My story: the beginning of the end
The year was 2019. The place was at the doctors.
Here was where everything would culminate. The proverbial ‘fork-in-the-road’. The path seemed to lead me to my only choice – to end my life…
The walls were closing in – and the voices in my head were louder…
“I have always hated the day you were born…” – those words from my father pierced through me once again, as I sat here feeling alone in my darkest hour.
I was about to lose my son… my beautiful son, whose unconditional love and resilience provided me serenity in the most unnerving situations.
HE WAS ALL THAT I HAD!!!
No place to live.
I was isolated. My new home was a world of misery, and the people whom I depended on were the very same people who had kept me prisoned in this mental anguish that never seemed to go away.
I had to break free, find my own life so here I was… at the doctor’s office… looking for a way out.
I bit my lip… trying to keep my composure…
But the tears couldn’t stop flowing. Once again I had reached this all too familiar place. A place of despair. A place so bleak that it overwhelmed all of my senses. All I could do was weep.
But how did I get here? Why was this happening to me of all people?
My doctor was kind. He listened and comforted me.
After listening to my story, the doctor offered me a small brochure. On it was a number I could call to get free counselling services. It was from the Surrey Women’s Centre.
I took it… because right then and there I needed something… anything really… anything that kept the senseless thoughts of despair at a distance so I could have an alternative route.
And I am so glad I did. It literally saved my life.
I am a second generation Canadian. My mother is of Indian descent and my father came from Fiji to start a new life in Canada. My childhood felt oppressive. From the age of about 4 or 5, as early as I can remember, I remember I felt like a loser.
My dad often referred to me as a ‘loser’ and my brother would mimic him. Our family was deeply steeped in patriarchal values in which the women lived by the rules and men enforced them with their fists.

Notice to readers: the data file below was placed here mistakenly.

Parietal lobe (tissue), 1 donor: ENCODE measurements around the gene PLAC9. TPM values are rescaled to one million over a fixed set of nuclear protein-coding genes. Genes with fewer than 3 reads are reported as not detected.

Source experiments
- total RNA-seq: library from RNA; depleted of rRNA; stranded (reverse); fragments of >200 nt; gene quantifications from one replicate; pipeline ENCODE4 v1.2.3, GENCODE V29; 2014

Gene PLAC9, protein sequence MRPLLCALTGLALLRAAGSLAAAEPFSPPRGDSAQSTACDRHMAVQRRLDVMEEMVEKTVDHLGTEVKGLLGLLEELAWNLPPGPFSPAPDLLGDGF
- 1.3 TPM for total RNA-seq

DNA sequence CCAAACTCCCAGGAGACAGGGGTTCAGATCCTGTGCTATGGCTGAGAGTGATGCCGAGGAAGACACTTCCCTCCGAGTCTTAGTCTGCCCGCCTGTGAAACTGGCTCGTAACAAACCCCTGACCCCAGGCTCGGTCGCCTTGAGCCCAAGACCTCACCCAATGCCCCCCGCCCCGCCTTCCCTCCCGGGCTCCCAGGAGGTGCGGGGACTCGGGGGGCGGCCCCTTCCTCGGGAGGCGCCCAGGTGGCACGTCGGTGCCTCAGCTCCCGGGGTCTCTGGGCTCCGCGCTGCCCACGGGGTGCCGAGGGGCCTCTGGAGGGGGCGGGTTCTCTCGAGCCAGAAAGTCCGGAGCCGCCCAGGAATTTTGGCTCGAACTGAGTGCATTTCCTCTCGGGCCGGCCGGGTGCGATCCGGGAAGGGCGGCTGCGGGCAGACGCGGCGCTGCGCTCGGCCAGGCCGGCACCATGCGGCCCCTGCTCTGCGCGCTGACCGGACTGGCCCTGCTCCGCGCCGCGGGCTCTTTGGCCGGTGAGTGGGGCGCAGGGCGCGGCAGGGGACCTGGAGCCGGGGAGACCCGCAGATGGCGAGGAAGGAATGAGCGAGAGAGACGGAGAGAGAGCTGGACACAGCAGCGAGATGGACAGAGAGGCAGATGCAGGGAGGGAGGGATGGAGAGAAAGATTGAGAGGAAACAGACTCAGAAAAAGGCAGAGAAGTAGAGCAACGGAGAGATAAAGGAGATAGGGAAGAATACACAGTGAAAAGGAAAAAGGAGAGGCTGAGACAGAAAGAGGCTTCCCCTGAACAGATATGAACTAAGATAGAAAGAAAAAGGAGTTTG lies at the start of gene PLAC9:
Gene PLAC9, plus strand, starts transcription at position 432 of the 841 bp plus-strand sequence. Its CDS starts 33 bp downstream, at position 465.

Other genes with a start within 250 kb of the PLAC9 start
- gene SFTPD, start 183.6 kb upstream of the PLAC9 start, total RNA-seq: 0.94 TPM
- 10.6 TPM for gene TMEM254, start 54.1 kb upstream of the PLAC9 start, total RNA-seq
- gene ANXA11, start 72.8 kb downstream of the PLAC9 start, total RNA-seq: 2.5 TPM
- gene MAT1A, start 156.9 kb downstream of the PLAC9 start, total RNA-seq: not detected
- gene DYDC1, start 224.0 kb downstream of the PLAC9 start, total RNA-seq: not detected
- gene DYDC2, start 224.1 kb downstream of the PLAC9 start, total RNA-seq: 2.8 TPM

Even as I got older, I never really felt free. My curfew at 18 was 9 p.m. When friends would call – my dad would tell them I wasn’t home and he would hang up.
My mom was the saviour. She would nurse me and shield me from the blows often. She put herself in harm’s path to make it easier for me and my sister. On several occasions, I witnessed my father constantly abuse my mother.
My poor mother was powerless. She accepted everything that happened without much of a voice.
Freedom & Fibromyalgia
A tumultuous relationship with my dad, and a rigid upbringing resulted in me leaving home in pursuit of my own independence.
In my new found freedom, I could do what I wanted. About 16 years ago, I gave birth to my only child. The relationship with his father lasted for a while but at some point we decided to part ways amicably. While we shared custody, my son became my main focus.
Sometime during those years, I was diagnosed with fibromyalgia. Fibromyalgia is a disorder characterized by “widespread musculoskeletal pain accompanied by fatigue, sleep, memory failure and mood swings”.
The illness put limits on my employability. I had been working as a hairstylist with over 20 years of experience, but it was increasingly harder for me to work. Eventually, I was put on disability.
Freedom & Fibromyalgia
Over the years, my mom’s health had deteriorated considerably. In 2013, she died. The pain of losing my mother was intolerable.
I felt a sense of deep guilt that she had sheltered me from my father, and yet she died, never able to live a life free from his stifling ways.
But despite everything, I found ways to forgive my father. I tried to rationalize his abusive ways by trying to understand where he came from and his limitations.
And when, he needed help, I was there – doing my best despite my illness and my own financial challenges, I helped him out as much as I could.
Falling In Love
At the end of 2018, I ran into an old friend. Someone, whom I had a ‘crush’ on when I was younger.
I will call him ‘Steve’ although that is not his real name.
Steve was married early and had a family at a young age. Back in the day, Steve had pursued me relentlessly. But he was married, so I refused all his advances and we grew apart.
But it was 2018, some twenty years after we had met. Steve was divorced, single and still interested in me.
It didn’t take long for us to ‘fall in love’. Steve was really into me. He made me feel like I was the only person and I fully trusted him because I felt like I knew him.
Within three weeks, things were moving fast.
My son and I moved in – and Steve and I started talking about marriage.
Falling In Love
Like I said, the first few weeks were blissful.